Believe it or not, the cost of a toilet flush in Simsbury today is a hot economic development topic. And that cost could go way up for many residents while the cost for developers could go way down.
In short, this is all about Simsbury town land use officials, economic development officials, the Simsbury Chamber of Commerce and independent developers working to impose a fee increase on the customers of the Simsbury sewer system. If you live or work in Simsbury and your home or business is served by a sewer, or if you are planning to connect, then please be aware, your pocket may get picked! What’s this all about you say? Read on and be prepared to learn more about sewers than you ever thought you needed or wanted to know.
First, let me explain a bit how the Simsbury Water Pollution Control Authority (SWPCA) and Simsbury’s town sewer system functions:
- The Simsbury Water Pollution Control Authority (SWPCA) is the operator of the Simsbury sanitary sewer system and the wastewater treatment facility on Drake Hill Road. The system is financially independent of the Town’s finances and is self-funded by bond issues and operating revenues from new user connection fees, usage fees from residential and business users and other fees from uses like discharge from septic pump trucks.
- When the sewage treatment facility needs capital improvements that it does not have surplus for it usually raises funds through the issuance of municipal bonds. These improvements might include expansion of the treatment plant to allow for more development in Town, modernization of the sanitation methods, repair of the facility and installation of new service pipes for existing or new streets. The principal and interest for these bonds are repaid by the SWPCA through operating revenue from its customers not from Simsbury taxpayers.
- When the SWPCA installs sewer pipes on streets the cost is incurred by the authority and if a user doesn’t connect for a period of time, often years, the SWPCA does not receive usage revenue until the hookup takes place. This hookup connection fee is called the FCC – Facility Connection Charge. The FCC is charged whether a connection is made to a newly installed sewer pipe on the street or an old one that has been dormant but available for years.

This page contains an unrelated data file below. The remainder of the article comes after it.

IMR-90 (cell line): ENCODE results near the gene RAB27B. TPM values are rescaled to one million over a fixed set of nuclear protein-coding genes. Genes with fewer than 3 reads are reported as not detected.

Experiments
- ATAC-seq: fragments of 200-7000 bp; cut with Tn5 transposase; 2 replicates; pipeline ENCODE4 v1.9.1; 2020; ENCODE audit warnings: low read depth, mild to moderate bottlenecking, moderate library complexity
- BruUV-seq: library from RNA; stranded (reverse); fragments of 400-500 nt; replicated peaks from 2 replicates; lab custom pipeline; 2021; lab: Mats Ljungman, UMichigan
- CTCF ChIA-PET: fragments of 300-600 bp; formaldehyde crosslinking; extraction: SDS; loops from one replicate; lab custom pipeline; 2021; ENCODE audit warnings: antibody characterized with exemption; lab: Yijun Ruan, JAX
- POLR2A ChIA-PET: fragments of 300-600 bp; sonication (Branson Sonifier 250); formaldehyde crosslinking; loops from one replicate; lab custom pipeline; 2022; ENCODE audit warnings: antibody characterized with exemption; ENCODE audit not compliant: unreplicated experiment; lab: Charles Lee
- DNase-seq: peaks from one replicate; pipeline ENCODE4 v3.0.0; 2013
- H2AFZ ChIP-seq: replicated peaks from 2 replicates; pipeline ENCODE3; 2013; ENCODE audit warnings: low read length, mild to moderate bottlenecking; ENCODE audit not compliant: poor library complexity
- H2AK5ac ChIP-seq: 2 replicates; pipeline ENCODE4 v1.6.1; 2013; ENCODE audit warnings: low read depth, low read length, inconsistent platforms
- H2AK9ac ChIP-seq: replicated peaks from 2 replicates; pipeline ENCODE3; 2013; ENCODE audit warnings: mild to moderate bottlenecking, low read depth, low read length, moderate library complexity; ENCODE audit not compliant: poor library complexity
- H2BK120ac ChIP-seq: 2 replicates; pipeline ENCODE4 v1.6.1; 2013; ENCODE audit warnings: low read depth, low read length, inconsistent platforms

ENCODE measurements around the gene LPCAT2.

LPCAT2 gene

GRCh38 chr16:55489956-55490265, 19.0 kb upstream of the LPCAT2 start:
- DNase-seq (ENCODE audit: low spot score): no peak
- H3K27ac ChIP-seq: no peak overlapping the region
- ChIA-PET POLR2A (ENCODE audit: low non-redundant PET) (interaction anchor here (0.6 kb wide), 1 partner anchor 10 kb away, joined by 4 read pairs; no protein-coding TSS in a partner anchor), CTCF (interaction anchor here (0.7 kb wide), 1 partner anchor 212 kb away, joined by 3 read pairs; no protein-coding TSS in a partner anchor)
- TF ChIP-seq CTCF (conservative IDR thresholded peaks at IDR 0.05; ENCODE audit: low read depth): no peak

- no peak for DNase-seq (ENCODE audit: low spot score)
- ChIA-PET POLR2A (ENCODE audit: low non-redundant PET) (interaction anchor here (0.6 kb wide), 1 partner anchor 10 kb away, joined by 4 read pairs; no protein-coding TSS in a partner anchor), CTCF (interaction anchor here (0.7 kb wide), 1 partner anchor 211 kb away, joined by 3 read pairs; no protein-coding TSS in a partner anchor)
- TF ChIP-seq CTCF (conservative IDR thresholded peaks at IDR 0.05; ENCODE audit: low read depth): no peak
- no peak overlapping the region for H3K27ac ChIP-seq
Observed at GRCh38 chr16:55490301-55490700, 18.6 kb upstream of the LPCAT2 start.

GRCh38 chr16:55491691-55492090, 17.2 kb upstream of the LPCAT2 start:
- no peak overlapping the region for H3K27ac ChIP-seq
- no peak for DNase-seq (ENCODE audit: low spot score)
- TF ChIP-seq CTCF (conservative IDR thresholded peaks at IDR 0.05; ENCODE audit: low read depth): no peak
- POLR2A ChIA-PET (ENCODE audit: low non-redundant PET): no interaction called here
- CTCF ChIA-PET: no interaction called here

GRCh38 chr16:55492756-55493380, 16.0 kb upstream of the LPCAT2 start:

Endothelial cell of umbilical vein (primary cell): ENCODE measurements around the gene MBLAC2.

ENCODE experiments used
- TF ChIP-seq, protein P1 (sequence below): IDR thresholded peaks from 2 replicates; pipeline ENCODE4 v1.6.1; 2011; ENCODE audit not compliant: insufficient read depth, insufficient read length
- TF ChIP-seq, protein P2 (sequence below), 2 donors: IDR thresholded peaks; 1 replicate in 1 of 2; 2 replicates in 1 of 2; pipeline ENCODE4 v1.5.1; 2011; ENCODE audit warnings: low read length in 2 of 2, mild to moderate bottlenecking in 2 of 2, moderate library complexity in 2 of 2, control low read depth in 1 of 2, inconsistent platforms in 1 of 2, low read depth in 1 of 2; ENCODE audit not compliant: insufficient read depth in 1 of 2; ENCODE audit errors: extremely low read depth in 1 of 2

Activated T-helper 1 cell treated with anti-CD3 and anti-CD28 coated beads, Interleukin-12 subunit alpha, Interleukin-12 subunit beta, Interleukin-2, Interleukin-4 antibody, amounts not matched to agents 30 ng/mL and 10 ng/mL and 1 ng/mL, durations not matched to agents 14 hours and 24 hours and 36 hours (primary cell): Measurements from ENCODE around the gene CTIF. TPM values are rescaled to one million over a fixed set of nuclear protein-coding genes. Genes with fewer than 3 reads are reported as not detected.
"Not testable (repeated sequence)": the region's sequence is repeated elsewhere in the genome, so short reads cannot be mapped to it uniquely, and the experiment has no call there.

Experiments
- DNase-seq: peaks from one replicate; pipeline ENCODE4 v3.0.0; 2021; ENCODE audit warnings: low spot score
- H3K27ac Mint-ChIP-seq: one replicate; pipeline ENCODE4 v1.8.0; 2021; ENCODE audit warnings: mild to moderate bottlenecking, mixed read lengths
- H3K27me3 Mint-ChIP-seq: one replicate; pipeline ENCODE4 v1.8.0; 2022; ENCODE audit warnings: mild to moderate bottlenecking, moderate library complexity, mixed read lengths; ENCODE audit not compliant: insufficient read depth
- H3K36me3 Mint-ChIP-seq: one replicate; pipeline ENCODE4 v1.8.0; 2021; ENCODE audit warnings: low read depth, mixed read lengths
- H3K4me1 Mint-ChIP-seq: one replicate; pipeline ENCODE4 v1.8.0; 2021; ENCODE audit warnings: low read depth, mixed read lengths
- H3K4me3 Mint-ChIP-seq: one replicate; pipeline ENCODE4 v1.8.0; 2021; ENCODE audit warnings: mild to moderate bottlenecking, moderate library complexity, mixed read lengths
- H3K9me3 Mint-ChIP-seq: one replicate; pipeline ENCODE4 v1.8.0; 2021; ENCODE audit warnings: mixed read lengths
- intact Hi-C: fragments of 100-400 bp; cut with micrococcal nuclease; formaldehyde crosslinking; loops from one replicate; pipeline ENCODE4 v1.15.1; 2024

- To recover the costs for street sewer installation at the time of installation, property owners pay their portion of the street installation costs based on a pro rata formula as an assessment per home or business. This assessment can be paid as one payment or spread over a period of years with a modest interest rate; the choice is made by the customer.
- The standard FCC for each hookup - residential or business - is currently $4,095. This is in addition to the cost of installing pipes from the home or business to the sewer connection at the street and also in addition to the sewer installation property assessment.
- Residential property owners pay a flat rate usage fee per home per year regardless of their actual flow usage. Business property owners pay a usage fee based on their flow usage into the sewer system per year.
- The sewage treatment facility is fed by two main sewer pipes – the North and the South Interceptors. The entire town is served by only those two main pipes and all streets and businesses end up flowing to their respective Interceptor. The sizing and flow for these Interceptors has been designed to provide service to the Town based on estimates of new connections, economic development based on the usage zones for available land, and flow studies for existing users. If new or larger Interceptors need to be installed the cost is very extreme and would require significant townwide construction at great cost. So it is important for the Town to be sensitive to the capacity issues for the Interceptors. This is a huge issue with all the Town discussion about converting available land to PAD designations.
- The revenues from assessments, FCC’s and usage fees are used to repay the principal/interest on bonds as well as all day-to-day operating costs for the treatment facility and maintenance of the entire town-wide system.